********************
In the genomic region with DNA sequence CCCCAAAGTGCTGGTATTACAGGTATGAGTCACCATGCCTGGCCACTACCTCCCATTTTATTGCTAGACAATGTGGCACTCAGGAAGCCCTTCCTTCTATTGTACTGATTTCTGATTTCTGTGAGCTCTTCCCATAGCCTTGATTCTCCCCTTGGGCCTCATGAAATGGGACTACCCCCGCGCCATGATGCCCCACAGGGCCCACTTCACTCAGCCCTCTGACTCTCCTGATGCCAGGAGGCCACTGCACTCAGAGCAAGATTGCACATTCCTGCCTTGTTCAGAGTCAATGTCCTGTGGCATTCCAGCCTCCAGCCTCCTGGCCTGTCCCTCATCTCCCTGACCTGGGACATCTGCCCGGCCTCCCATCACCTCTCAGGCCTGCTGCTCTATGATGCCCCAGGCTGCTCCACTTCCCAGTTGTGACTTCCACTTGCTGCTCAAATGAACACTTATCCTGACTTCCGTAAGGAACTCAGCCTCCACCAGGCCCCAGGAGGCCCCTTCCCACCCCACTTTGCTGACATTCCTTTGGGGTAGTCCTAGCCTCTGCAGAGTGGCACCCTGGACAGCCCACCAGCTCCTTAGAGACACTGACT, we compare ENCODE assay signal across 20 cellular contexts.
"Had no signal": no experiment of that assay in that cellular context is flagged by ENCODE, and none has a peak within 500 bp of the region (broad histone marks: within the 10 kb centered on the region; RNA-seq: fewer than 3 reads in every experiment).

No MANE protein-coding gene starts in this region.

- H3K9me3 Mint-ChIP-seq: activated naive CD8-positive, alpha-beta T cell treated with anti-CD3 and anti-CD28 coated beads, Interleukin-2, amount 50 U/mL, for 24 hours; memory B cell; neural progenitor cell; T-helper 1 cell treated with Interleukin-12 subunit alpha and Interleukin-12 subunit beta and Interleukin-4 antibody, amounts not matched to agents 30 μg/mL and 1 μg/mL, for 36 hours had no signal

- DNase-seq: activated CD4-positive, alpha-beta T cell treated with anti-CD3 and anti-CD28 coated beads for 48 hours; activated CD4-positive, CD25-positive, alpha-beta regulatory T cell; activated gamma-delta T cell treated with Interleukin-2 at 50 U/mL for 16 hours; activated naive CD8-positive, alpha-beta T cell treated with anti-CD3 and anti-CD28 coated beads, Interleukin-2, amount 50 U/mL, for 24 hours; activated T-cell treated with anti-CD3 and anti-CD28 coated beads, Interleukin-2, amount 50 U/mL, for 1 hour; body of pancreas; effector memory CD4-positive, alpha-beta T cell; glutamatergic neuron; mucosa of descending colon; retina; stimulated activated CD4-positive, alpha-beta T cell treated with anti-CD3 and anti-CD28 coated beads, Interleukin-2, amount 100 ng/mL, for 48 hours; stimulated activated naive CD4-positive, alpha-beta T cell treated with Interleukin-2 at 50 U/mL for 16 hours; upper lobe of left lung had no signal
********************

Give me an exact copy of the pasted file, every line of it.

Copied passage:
In the genomic region with DNA sequence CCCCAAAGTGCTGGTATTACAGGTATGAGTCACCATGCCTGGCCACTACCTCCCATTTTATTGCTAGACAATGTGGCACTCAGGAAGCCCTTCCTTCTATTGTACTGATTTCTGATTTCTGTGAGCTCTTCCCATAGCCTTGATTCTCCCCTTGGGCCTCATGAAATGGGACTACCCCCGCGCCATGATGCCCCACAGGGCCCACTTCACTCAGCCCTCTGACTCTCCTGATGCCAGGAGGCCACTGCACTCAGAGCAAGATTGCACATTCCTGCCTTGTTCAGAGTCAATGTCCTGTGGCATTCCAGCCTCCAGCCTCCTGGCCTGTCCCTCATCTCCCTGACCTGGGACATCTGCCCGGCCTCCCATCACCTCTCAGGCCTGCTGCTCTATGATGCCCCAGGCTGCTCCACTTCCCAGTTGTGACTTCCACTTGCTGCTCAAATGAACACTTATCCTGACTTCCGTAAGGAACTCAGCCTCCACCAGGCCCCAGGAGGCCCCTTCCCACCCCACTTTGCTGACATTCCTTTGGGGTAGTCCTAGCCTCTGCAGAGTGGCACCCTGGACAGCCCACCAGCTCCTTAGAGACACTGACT, we compare ENCODE assay signal across 20 cellular contexts.
"Had no signal": no experiment of that assay in that cellular context is flagged by ENCODE, and none has a peak within 500 bp of the region (broad histone marks: within the 10 kb centered on the region; RNA-seq: fewer than 3 reads in every experiment).

No MANE protein-coding gene starts in this region.

- H3K9me3 Mint-ChIP-seq: activated naive CD8-positive, alpha-beta T cell treated with anti-CD3 and anti-CD28 coated beads, Interleukin-2, amount 50 U/mL, for 24 hours; memory B cell; neural progenitor cell; T-helper 1 cell treated with Interleukin-12 subunit alpha and Interleukin-12 subunit beta and Interleukin-4 antibody, amounts not matched to agents 30 μg/mL and 1 μg/mL, for 36 hours had no signal

- DNase-seq: activated CD4-positive, alpha-beta T cell treated with anti-CD3 and anti-CD28 coated beads for 48 hours; activated CD4-positive, CD25-positive, alpha-beta regulatory T cell; activated gamma-delta T cell treated with Interleukin-2 at 50 U/mL for 16 hours; activated naive CD8-positive, alpha-beta T cell treated with anti-CD3 and anti-CD28 coated beads, Interleukin-2, amount 50 U/mL, for 24 hours; activated T-cell treated with anti-CD3 and anti-CD28 coated beads, Interleukin-2, amount 50 U/mL, for 1 hour; body of pancreas; effector memory CD4-positive, alpha-beta T cell; glutamatergic neuron; mucosa of descending colon; retina; stimulated activated CD4-positive, alpha-beta T cell treated with anti-CD3 and anti-CD28 coated beads, Interleukin-2, amount 100 ng/mL, for 48 hours; stimulated activated naive CD4-positive, alpha-beta T cell treated with Interleukin-2 at 50 U/mL for 16 hours; upper lobe of left lung had no signal